Amos 8:4-7 (NIV) Hear this, you who trample the needy and do away with
the poor of the land, 5 saying, “When will the New Moon be over that we may sell grain, and the Sabbath be ended that we may market wheat?”– skimping the measure, boosting the price and cheating with dishonest scales, 6 buying the poor with silver and the needy for a pair of sandals, selling even the sweepings with the wheat. 7 The LORD has sworn by the Pride of Jacob: “I will never forget anything they have done.”
Here’s what I wrote in my journal after reading this:
The ultimate “me-ism.” Is this not a good picture of where we are in America today? Taking note of the poor only to find better ways to exploit them. Utterly cynical. Their only value was making money. How we treat the poor matters greatly to God. It is part of the measure by which He judges the land.
One of the places I think this attitude shows up is in the debate surrounding raising the minimum wage. Many people strenuously object to doing so, asserting that raising the minimum wage costs jobs and retards the growth of the economy. Even if that were so, it would not automatically be a reason to not even consider ensuring that the working poor can earn a living wage.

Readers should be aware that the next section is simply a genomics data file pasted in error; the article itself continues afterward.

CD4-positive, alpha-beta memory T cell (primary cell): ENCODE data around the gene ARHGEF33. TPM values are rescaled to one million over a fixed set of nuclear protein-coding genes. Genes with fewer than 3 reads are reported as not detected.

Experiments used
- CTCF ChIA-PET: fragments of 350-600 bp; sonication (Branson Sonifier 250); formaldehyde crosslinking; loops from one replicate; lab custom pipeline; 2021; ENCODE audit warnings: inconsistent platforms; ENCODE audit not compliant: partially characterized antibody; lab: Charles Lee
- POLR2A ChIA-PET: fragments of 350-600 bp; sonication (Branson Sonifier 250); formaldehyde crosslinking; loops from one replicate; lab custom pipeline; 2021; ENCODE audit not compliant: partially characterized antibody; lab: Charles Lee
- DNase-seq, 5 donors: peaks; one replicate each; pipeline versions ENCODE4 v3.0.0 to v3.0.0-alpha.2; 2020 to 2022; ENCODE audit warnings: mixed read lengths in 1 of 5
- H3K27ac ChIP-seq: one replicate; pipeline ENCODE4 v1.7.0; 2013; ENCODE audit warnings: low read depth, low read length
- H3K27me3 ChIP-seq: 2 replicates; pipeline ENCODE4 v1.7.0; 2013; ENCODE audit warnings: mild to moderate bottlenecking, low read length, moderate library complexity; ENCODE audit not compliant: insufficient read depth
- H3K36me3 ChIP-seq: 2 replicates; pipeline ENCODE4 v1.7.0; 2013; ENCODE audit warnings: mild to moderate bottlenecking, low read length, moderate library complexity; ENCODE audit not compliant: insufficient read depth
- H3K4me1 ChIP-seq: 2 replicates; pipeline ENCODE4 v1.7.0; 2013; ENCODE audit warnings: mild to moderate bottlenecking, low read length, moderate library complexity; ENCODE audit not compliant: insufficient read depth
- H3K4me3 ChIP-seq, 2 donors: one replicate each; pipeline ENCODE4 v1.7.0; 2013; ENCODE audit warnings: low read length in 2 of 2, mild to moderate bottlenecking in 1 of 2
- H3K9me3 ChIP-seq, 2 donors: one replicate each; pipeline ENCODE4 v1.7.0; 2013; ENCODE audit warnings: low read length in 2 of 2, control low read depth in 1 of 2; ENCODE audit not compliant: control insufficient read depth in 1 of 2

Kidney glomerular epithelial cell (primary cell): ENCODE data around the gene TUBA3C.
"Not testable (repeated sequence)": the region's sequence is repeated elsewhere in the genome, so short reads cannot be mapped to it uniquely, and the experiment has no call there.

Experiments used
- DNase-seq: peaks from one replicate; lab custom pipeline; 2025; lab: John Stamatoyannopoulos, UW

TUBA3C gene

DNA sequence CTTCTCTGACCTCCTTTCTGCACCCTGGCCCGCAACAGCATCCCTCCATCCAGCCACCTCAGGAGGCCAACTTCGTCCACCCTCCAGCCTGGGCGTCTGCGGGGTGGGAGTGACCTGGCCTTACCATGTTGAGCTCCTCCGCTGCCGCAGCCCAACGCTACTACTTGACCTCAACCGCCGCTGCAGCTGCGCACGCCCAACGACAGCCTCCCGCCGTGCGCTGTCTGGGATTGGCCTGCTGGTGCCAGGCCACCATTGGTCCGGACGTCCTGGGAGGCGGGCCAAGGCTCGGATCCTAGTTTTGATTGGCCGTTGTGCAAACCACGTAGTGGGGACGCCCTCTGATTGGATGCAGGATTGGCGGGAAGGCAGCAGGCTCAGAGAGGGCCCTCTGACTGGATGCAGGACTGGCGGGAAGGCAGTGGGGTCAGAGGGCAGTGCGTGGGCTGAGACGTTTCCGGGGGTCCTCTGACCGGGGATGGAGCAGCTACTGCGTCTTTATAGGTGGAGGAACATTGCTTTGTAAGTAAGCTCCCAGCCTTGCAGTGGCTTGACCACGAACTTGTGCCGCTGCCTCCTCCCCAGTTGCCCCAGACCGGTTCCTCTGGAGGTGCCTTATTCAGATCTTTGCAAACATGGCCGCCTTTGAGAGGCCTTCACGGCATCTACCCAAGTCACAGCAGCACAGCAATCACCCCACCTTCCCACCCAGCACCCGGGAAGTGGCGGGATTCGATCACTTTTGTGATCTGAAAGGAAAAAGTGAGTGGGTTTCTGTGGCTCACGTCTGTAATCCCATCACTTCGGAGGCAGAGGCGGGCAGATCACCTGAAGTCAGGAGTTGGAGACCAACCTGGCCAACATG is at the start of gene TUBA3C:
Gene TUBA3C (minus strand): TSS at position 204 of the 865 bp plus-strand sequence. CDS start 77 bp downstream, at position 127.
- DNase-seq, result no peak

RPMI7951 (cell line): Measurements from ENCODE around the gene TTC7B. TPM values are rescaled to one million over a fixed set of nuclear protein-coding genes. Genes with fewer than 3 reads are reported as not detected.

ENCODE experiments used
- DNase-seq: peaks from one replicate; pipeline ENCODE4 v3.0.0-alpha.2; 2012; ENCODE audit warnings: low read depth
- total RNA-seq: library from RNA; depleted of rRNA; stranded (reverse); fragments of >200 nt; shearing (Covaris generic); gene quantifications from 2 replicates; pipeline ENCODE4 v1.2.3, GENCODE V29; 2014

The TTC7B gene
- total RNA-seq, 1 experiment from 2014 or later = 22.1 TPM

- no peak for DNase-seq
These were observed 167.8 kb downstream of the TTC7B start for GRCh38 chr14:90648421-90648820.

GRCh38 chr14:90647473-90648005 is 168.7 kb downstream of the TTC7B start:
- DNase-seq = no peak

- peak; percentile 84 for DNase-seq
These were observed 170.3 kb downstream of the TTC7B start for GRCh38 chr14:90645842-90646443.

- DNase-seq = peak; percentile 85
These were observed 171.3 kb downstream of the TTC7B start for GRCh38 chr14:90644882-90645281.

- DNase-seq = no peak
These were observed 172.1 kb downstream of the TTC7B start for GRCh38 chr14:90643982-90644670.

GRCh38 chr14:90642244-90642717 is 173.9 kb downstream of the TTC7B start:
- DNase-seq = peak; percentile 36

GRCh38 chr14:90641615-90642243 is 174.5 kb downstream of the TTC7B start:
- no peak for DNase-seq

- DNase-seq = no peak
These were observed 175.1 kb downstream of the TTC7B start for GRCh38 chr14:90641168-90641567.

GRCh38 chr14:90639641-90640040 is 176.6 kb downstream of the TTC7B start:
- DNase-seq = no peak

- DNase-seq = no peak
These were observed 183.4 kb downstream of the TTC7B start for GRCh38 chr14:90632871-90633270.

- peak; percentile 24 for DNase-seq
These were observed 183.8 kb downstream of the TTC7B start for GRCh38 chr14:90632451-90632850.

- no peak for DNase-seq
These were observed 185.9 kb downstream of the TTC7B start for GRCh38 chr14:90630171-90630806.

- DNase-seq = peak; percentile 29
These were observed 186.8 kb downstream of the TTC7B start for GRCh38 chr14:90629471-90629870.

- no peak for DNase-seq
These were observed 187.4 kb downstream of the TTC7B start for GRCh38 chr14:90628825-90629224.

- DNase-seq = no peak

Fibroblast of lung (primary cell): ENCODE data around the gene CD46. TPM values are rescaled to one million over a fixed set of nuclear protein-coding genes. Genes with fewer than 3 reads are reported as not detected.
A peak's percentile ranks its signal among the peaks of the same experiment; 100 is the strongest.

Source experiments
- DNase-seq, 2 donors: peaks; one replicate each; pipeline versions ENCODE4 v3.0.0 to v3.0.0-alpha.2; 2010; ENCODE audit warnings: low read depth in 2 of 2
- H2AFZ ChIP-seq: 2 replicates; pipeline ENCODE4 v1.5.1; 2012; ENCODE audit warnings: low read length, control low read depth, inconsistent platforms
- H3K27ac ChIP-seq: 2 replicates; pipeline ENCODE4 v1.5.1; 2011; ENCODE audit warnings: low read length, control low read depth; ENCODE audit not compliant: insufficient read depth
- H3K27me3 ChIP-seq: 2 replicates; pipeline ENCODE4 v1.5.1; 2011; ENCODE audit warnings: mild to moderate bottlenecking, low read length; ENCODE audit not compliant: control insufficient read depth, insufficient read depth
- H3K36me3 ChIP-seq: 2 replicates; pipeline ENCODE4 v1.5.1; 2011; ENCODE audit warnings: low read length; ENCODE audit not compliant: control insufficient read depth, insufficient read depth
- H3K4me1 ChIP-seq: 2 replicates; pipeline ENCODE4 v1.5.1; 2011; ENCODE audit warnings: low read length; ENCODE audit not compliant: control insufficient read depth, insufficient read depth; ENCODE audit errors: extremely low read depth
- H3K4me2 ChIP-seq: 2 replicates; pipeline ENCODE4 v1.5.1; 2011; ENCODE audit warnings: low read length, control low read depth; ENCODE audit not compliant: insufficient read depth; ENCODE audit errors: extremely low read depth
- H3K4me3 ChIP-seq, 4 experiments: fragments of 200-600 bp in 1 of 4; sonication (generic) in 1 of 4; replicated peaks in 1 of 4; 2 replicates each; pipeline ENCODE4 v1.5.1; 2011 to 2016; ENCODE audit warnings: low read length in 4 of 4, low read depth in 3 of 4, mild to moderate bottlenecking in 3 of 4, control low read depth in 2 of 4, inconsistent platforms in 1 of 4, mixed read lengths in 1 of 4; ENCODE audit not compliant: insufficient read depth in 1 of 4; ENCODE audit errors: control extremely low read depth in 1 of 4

But it’s not true. History shows that these dire predictions of the harm raising the minimum wage would do to the economy have always proved false. I address that history in the article below.
It seems to me that those who dismiss any thought of raising the minimum wage, but take no thought for ameliorating the condition of people who are hard-working, but earning too little to provide even a minimal standard of living for their families, are taking a moral and spiritual stand, not just an economic one.
You can read my article on what history teaches us about the wisdom of raising the minimum wage here:
– Ron Franklin